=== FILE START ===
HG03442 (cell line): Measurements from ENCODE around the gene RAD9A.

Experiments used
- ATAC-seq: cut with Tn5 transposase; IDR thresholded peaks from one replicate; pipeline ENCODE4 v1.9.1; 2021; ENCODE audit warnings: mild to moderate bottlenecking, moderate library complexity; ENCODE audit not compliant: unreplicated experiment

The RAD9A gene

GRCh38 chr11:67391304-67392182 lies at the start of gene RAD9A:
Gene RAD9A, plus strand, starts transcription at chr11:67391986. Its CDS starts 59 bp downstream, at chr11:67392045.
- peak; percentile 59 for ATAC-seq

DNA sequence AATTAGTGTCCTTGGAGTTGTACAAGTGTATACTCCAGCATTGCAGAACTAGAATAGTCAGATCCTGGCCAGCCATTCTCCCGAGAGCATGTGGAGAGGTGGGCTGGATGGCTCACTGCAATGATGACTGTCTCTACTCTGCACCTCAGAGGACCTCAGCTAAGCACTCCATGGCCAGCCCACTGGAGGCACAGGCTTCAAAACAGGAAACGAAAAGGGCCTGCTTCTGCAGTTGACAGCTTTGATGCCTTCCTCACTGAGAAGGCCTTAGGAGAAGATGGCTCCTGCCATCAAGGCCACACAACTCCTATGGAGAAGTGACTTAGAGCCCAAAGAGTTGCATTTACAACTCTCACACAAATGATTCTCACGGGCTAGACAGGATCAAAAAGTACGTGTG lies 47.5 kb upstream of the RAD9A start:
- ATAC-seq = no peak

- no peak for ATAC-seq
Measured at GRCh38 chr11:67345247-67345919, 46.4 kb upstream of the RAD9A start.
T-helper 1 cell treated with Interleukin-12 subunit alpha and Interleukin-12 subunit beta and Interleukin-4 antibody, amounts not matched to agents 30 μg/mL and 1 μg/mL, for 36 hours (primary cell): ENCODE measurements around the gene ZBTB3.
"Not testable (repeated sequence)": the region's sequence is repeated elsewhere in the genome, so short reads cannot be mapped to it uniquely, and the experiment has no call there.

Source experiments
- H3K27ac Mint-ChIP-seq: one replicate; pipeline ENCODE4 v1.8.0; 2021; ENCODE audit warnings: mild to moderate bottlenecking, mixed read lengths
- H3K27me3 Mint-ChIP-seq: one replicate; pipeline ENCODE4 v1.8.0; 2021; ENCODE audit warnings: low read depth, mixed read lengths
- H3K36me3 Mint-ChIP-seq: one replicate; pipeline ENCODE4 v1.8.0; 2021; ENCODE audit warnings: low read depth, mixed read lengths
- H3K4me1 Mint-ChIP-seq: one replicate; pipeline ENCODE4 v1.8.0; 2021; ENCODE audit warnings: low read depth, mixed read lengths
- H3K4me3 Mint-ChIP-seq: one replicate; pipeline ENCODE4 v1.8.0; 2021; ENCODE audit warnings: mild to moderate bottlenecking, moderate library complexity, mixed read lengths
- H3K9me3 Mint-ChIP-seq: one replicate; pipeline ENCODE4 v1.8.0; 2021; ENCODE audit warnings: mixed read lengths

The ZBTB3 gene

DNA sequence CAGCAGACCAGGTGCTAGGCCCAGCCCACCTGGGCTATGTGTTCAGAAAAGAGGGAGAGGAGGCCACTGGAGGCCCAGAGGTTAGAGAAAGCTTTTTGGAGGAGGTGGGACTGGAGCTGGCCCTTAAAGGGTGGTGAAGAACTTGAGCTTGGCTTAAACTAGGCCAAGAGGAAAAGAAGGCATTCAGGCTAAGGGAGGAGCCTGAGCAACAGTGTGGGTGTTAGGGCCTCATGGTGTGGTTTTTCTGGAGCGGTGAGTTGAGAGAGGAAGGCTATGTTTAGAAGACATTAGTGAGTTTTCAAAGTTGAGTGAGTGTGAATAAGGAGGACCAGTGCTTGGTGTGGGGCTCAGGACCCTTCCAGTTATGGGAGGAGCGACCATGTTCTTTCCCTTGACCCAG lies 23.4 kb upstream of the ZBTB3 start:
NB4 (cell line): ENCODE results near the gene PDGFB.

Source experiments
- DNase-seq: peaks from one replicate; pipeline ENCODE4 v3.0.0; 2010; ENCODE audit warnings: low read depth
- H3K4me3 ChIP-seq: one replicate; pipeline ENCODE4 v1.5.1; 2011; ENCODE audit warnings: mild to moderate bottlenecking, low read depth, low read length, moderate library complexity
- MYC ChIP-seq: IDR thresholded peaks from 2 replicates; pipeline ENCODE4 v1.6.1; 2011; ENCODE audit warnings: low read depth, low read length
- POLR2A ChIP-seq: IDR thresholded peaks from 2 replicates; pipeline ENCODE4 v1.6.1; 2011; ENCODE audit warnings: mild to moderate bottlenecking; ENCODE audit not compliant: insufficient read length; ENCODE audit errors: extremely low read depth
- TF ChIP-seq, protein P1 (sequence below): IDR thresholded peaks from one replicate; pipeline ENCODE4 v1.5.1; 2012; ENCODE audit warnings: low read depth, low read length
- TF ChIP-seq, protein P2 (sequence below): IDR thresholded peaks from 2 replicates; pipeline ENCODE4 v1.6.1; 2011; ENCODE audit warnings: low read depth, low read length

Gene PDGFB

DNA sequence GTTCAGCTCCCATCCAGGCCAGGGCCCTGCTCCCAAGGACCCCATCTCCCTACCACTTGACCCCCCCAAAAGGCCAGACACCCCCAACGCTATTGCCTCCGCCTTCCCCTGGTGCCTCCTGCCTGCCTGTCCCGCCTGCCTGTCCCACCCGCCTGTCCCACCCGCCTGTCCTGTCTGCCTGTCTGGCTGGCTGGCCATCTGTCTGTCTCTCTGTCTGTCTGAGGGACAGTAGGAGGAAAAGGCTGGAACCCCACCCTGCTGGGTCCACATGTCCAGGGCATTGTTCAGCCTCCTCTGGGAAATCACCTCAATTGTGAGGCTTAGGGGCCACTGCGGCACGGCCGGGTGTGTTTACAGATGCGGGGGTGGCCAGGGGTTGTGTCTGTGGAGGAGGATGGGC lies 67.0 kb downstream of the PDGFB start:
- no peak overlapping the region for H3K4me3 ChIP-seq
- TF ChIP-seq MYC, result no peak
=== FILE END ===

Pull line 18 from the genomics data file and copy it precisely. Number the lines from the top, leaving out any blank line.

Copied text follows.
- H3K4me1 Mint-ChIP-seq: one replicate; pipeline ENCODE4 v1.8.0; 2021; ENCODE audit warnings: low read depth, mixed read lengths